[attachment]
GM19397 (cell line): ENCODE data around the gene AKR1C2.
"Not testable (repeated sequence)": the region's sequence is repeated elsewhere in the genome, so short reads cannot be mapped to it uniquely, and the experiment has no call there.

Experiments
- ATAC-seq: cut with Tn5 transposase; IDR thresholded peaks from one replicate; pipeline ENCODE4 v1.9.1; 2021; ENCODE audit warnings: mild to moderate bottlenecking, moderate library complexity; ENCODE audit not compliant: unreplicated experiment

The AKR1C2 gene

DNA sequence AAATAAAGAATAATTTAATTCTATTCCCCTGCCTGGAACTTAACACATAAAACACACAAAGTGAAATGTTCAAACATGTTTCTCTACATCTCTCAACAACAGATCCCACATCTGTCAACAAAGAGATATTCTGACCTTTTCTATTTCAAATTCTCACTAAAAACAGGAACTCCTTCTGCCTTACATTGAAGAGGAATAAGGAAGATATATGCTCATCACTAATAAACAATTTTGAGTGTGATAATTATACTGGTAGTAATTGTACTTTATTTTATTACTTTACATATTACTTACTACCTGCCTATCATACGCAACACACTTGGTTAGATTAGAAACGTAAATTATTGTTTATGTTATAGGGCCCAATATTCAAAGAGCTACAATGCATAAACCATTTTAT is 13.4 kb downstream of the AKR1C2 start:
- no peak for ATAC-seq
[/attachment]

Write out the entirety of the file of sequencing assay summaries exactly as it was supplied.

GM19397 (cell line): ENCODE data around the gene AKR1C2.
"Not testable (repeated sequence)": the region's sequence is repeated elsewhere in the genome, so short reads cannot be mapped to it uniquely, and the experiment has no call there.

Experiments
- ATAC-seq: cut with Tn5 transposase; IDR thresholded peaks from one replicate; pipeline ENCODE4 v1.9.1; 2021; ENCODE audit warnings: mild to moderate bottlenecking, moderate library complexity; ENCODE audit not compliant: unreplicated experiment

The AKR1C2 gene

DNA sequence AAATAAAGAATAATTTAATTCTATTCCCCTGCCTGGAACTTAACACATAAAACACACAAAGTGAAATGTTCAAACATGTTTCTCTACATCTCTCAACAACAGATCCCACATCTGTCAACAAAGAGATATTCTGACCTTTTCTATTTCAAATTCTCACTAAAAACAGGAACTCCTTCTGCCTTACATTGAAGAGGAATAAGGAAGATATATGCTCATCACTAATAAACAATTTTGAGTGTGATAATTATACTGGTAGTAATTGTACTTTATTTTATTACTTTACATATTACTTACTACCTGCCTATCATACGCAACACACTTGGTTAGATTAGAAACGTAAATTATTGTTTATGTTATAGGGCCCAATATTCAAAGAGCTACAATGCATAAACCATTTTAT is 13.4 kb downstream of the AKR1C2 start:
- no peak for ATAC-seq